Available right now on Amazon for Kindle. And soon it should be available in print. A review will follow.

Introducing Nerd Cactus

Normally I prompt new books or authors that have new books coming out, but I have two friends that are working on building a platform (not unlike me) for their books. They are in the process of editing their first book together (Killing Mercutio) and although I don’t know much about the book yet, I have been following along on their wordpress site as they write, edit, and just generally talk about things Shakespeare and literary.

Now I know what you’re saying “Shakespeare”?! Who reads Shakespeare once they aren’t forced to?! First off, you’d be surprised how many things you read, see, say, and love are based on Shakespeare. I’m not going to get into that though, I’ll let the girls tell you about it (just peruse some of their posts to find out.) Second of all, Shakespeare can be FUN! No, let me restate that, Shakespeare IS FUN! Yeah, I know… I can see/ hear all the teenagers I’ve taught screaming. Then I’d remind them that we read a graphic novel (yes, a COMIC book) for Romeo and Juliet and watched a modern movie so we didn’t miss any of the nuances. So yes, Shakespeare is FUN!

To get back to the actual point of this post… While the girls do not (yet) have anything published, they do have a strong showing in social media. You can follow them on Twitter or Facebook. Or do what I do and enjoy their posts (almost daily) on wordpress. They are Nerd Cactus in all three places.



Word Press Blog

Introducing WR Gingell

I’d like you all to meet WR Gingell. She’s got a delightful book entitled Masque which is on sale this month along with some other books (which are not on sale). Although I haven’t yet had the chance to read more than a sample (what can I say, I’m behind on my reading list), I’m going to let her words speak for herself and I’ll be back later with a review!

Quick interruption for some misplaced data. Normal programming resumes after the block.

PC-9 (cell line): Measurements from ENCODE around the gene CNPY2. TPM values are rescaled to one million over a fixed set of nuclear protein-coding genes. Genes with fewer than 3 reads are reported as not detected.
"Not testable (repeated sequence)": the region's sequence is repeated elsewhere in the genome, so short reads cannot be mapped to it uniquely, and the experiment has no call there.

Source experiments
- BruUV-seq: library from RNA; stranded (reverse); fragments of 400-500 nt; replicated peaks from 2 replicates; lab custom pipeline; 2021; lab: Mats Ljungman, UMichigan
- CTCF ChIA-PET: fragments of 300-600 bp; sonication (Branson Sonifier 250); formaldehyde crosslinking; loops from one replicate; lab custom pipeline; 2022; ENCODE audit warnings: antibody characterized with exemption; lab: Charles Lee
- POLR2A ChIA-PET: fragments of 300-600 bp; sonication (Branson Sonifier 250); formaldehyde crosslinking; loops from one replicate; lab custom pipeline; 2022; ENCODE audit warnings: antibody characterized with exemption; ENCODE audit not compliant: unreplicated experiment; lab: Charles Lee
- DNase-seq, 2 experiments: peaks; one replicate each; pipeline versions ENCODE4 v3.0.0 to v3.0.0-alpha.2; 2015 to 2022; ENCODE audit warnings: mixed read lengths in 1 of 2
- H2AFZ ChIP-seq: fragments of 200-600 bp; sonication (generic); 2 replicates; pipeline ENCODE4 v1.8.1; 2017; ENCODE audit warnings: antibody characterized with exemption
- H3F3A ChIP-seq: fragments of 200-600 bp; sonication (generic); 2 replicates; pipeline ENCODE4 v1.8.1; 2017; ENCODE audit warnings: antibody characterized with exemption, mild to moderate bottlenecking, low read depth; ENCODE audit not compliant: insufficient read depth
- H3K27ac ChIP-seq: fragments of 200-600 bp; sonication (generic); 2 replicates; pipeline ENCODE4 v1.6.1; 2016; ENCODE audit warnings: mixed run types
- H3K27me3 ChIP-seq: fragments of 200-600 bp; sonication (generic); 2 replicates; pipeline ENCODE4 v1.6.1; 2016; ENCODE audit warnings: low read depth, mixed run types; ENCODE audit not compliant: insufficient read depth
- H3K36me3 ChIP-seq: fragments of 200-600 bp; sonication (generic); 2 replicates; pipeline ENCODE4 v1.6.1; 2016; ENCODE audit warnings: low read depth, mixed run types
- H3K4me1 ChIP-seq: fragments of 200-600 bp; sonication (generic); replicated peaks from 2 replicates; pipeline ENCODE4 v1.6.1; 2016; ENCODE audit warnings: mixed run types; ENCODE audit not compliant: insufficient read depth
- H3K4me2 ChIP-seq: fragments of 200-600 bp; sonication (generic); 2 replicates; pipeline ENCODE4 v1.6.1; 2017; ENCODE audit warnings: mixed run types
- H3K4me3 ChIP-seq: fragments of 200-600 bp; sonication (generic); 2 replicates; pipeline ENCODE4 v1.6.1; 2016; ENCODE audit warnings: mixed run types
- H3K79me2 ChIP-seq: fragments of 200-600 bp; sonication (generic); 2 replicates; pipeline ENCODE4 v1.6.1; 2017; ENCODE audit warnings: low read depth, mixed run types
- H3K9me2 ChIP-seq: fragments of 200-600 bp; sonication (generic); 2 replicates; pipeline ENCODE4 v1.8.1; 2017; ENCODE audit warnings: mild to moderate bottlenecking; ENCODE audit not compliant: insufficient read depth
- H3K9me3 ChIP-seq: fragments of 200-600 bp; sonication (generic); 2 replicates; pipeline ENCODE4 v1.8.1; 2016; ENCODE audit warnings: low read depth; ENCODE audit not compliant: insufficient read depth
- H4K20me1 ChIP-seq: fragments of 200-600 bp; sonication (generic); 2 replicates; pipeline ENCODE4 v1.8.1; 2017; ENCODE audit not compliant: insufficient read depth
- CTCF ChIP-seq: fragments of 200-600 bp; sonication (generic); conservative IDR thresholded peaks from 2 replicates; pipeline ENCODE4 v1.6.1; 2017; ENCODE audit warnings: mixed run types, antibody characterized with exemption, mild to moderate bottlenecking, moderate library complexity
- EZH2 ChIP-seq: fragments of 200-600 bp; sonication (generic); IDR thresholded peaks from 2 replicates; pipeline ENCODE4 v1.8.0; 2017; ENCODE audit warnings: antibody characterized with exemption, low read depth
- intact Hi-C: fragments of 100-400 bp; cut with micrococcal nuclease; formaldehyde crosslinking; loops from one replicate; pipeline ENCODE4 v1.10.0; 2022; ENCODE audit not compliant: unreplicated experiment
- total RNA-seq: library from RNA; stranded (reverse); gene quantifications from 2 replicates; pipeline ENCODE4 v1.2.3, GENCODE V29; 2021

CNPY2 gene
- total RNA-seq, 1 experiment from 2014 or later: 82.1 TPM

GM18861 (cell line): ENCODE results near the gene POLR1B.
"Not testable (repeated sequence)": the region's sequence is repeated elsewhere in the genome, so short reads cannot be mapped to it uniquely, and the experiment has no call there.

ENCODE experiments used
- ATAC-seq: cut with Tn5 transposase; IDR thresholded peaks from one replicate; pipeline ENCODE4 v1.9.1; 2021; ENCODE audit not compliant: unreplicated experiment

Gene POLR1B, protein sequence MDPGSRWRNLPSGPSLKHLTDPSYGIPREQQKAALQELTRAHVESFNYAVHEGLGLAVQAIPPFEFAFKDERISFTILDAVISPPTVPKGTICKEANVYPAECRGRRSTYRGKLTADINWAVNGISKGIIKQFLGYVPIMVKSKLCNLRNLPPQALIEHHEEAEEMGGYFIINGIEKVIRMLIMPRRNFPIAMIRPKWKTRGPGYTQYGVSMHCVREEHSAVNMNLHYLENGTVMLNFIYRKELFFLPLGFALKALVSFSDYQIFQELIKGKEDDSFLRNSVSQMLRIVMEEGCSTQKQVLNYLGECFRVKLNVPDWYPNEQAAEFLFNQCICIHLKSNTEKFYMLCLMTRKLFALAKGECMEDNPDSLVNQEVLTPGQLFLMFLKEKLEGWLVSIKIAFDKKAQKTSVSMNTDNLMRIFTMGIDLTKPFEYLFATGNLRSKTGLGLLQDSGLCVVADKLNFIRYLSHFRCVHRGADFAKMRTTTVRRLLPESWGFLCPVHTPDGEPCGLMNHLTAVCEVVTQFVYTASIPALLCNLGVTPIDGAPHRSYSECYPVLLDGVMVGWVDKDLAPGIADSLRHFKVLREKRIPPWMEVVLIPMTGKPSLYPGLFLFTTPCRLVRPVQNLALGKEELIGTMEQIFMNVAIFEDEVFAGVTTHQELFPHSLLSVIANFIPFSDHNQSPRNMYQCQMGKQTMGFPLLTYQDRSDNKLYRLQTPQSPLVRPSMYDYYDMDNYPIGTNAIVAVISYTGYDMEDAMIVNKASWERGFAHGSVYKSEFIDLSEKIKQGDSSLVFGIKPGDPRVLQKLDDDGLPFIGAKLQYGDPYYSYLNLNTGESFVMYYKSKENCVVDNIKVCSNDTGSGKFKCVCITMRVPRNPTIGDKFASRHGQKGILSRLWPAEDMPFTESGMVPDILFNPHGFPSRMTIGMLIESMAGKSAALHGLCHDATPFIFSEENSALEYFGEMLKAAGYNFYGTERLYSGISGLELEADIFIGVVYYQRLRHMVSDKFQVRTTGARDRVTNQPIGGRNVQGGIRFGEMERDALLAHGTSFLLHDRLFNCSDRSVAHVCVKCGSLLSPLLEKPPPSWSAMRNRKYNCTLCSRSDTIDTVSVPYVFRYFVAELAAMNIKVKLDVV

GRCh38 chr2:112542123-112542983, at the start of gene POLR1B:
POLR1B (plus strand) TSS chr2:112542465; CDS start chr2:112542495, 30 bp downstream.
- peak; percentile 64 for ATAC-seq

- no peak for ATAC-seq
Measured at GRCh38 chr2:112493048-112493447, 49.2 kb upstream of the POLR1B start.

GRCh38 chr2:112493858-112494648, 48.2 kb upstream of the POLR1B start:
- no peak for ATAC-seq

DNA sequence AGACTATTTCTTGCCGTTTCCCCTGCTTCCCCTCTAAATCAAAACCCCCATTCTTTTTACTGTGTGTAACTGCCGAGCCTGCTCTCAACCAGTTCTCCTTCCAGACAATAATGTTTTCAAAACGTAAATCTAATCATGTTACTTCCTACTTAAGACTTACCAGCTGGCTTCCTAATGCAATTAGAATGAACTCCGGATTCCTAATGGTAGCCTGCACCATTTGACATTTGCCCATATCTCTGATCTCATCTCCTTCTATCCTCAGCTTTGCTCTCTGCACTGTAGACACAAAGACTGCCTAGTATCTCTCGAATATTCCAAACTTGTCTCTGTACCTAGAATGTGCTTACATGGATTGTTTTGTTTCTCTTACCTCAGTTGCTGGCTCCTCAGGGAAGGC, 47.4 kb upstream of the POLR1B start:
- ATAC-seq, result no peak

cover image


MASQUE buy links (99c special for January):


Author Bio:
W.R. Gingell is a Tasmanian author who lives in a house with a green door. She spends her time reading, drinking an inordinate amount of tea, and slouching in front of the fire to write. Like Peter Pan, she never really grew up, and is still occasionally to be found climbing trees.
Author Page Links:
Twitter: @WRGingell

Excerpts from MASQUE:
“I think I would like to see your face,” he said thoughtfully. “Would it stretch politeness too far to ask you to remove your mask?”

“After you, my lord.”

I thought he laughed at me, but again it was hard to tell. “I don’t think I understand you, my lady.”

I looked at him steadily for a moment, my chin propped up in my palm. “Forgive me if I seem rude, but I think you understand me very well.”

He sat forward again, leaning his forearms on his knees. His bulk was so considerable that this maneuver put his face only inches from mine, and I found his eyes uncomfortably piercing. “Very well, my lady. Remove your mask, and I will remove mine.”

I was burning with curiosity that was tempered by a touch of self-satisfaction that I was about to accomplish something that even Delysia had not been able to accomplish, but I untied my mask with fingers that were steady enough.

“Well, my lord?”

“Charming,” he said softly, deliberately misunderstanding. I found myself blushing for the first time in many years. It was annoying to know that he’d intended as much. “How old are you, Lady Farrah?”

“Very nearly thirty, my lord,” I told him composedly, ignoring the rudeness of the question. “And a confirmed old maid, so you’ve no need to waste your compliments on me.”

“What brings you to the Ambassadorial Ball?”

“The proposed militia merger, my lord; and I believe you’re stalling.”

He gave me a slow, considering smile, and I wondered if the face beneath the mask was smiling also. “Is that so? Are you sure you want to see my face?”

Courtesy compelled me to say, albeit with reluctance: “Not if you’re unwilling, my lord.”

Lord Pecus sat silent for a moment as if in thought, his mask unreadable.

“Hm. I don’t believe I am,” he said at last, as if he had surprised himself.

“Try not to scream, my lady.”

If he had said it with the slightest theatricality, I would have laughed and gone back to the ballroom, content not to know what his face really looked like. But he said it unemotionally, a plain warning; and I had to take myself firmly to task for the quickly accelerating beat of my heart as he removed the charms that kept his mask in place. I settled my chin a little more firmly in my palm and waited, watching the process with some interest. I had not much talent for magic, and my knowledge was almost as slight: my training had mostly to do with international policy and diplomatic processes.